Online learning and distance learning are becoming more and more prevalent in the United States.. Some schools are dedicated to distance learning specifically, and many traditional schools offer some or all of their courses online. Technologies like PC to Phone Calling make this process easier. In 2011, the Pew Research Center reported that more than 75% of the nation’s colleges now offer online classes, and 51% of college presidents say these classes offer the same value as face-to-face learning.
Not all online classes are part of distance learning programs – many schools only offer online classes on on-campus students. However, distance learning is also growing, with the Instructional Technology Council reporting that from 2011 to 2012 student demand for distance education at community colleges grew far faster than demand for on-campus education.
Benefits of Distance Learning
Virtual classrooms offer a host of benefits for both students and teachers. Here are a few of the most notable:
- Accessibility. Distance education gives unprecedented access to disabled and homebound Americans. Where many schools struggle to fully meet ADA requirements, distance education gives ill and disabled students the ability to attend classes and earn degrees without leaving their homes.
- Flexibility. Students can create their own schedule when they are taking online classes. If a student chooses to review test notes during the night while working during the day, distance learning can accommodate that. In addition, non-traditional students returning to school can work around family obligations and other needs.
- Individual Attention. Students and professors can interact one-on-one, often more privately than a face-to-face class allows. Many times a student won’t ask a question for fear of looking foolish, but email allows direct and private communication. In addition, no matter when a question arises, it can be asked right away, instead of trying to remember in class the next day.
- Skill Development. Distance education gives students technology skills that are coveted in the business world. In addition, learning how to form groups and work together remotely is a great asset that is highly applicable in today’s international business environment
- Expense. Online credits are often cheaper than face-to-face classroom credits, making them a good choice for budget-conscious students. Since these credits will transfer to other schools, those pursuing a two-year degree may focus on online courses to save money before transferring.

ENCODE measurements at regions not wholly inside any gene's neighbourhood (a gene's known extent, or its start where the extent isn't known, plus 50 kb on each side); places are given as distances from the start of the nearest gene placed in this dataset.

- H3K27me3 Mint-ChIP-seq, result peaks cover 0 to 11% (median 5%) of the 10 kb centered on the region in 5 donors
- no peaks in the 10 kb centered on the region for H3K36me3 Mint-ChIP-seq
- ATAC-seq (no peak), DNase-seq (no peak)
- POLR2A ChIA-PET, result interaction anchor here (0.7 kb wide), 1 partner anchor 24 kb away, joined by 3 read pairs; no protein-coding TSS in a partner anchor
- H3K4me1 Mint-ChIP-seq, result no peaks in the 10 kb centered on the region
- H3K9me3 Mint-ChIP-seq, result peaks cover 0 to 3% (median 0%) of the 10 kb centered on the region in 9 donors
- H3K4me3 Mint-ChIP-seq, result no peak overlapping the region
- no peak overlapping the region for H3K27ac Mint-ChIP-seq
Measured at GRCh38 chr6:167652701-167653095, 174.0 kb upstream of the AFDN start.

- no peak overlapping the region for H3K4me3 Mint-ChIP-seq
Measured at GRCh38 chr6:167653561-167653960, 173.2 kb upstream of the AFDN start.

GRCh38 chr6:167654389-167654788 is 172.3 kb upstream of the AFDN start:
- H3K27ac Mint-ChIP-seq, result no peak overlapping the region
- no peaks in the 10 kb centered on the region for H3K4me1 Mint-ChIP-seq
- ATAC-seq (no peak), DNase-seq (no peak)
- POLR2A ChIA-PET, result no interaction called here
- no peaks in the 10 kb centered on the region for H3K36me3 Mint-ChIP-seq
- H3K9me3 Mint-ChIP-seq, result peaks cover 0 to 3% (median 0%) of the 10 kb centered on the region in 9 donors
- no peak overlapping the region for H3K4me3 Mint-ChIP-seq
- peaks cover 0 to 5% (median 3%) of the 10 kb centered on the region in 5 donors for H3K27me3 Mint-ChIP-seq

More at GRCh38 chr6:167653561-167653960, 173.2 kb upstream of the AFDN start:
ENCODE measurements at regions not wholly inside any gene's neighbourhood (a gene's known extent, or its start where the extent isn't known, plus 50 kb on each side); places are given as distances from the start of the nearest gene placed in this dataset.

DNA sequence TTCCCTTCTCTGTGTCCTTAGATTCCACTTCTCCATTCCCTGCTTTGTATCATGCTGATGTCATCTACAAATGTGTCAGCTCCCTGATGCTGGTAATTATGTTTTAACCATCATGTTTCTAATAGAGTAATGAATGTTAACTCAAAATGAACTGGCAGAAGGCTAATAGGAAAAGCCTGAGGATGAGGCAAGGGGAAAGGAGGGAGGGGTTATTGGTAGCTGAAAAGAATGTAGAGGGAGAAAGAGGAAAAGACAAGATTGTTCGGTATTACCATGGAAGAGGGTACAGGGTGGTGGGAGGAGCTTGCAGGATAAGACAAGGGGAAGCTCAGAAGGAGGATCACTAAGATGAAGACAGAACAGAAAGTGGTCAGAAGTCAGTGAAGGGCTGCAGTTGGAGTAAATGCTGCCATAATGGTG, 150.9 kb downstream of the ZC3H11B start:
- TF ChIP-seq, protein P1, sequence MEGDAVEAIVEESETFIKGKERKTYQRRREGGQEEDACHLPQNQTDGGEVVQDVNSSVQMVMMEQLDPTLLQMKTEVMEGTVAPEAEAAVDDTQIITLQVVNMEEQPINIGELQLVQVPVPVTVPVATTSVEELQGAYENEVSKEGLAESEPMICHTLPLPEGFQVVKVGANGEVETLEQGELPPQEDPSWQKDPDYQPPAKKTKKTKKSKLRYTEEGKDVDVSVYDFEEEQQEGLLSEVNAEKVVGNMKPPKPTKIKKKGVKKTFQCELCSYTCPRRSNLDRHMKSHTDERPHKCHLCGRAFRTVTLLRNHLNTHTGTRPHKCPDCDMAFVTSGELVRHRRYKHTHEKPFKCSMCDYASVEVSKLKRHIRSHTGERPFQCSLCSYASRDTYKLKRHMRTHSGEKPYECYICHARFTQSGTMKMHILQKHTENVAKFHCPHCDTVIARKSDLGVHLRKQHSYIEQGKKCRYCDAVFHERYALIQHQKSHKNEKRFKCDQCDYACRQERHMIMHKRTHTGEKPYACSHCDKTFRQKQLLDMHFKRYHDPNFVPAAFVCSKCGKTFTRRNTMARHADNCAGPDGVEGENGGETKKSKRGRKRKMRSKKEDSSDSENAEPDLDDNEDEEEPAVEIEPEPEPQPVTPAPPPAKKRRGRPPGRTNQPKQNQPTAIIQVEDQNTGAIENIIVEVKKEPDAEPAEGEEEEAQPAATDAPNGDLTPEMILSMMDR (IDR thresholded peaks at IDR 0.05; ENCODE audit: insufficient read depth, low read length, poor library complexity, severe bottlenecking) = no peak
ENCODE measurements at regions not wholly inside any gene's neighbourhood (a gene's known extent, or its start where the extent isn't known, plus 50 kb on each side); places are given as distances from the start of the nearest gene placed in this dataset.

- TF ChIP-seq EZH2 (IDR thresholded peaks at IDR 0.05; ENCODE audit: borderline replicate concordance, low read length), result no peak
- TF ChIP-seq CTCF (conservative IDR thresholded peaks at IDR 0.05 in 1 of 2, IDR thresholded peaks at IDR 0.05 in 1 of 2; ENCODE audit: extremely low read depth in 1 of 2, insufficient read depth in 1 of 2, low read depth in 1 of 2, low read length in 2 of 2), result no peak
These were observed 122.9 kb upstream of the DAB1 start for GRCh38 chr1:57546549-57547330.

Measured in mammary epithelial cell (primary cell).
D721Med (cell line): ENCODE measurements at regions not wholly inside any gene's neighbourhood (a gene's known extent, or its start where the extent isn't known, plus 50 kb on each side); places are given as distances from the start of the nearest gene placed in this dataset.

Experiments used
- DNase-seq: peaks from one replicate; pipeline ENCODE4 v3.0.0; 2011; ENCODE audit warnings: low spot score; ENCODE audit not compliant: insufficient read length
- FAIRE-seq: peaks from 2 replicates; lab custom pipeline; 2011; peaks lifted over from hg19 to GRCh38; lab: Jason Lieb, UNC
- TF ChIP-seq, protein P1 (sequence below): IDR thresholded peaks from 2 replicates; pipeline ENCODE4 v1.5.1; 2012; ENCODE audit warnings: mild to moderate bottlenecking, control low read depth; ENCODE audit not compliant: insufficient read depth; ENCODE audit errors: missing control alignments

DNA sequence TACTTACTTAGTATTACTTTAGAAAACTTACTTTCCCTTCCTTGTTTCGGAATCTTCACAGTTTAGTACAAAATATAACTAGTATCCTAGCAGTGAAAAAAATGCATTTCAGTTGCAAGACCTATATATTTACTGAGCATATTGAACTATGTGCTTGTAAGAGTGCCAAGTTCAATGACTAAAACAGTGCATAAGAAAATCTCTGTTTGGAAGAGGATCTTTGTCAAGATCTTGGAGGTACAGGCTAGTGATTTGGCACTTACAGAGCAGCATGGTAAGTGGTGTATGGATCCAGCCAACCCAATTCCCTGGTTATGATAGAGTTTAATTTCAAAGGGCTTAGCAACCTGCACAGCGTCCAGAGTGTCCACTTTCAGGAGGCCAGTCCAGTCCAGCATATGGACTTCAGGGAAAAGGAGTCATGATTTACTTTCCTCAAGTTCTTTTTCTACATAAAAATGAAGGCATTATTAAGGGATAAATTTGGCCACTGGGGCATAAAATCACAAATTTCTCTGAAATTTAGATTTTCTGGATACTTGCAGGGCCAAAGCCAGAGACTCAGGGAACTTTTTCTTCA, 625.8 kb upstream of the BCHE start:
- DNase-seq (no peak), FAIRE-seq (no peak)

- Ecologically sound. With less travel and commuting, distance education and online learning are kinder to the environment we live in.
The Future of Distance Learning
Distance learning is definitely the wave of the future. Students lead increasingly busy lives, and many working Americans are finding that they need a degree just to compete in today’s complex world. This means that not only are traditional students moving toward online learning, but the demand from non-traditional students is growing. Community colleges have been on the forefront of distance learning – in 2010-2011, Ivy Tech in Indiana had 79,000 different students in 300 online credit courses. 82% of community colleges offer online courses, compared with 79% of research universities and 61% of liberal arts colleges.
Technology will continue to play an important role in distance education. Today’s internet and telephone technologies are deeply interconnected, and the days of chat-only rooms are quickly fading. PC to phone calls, live video chat, and a host of other technologies will make distance learning connections more personal than ever before. You’ll truly get to know your professor and classmates beyond the text of a chat room or bulletin board.
Whether young or old, Americans today face stark realities in the job market. Having a degree is no longer optional, and as education needs increase, so will demand for distance learning. Many of those seeking an education are already employed and need to brush up on their skills and finish their degrees. Even those of a traditional college age are increasingly tech-savvy and looking for a flexible schedule. New technologies will bring distance education into the same personal realm face-to-face education enjoys. The days of distance learning are only beginning, and the future is bright.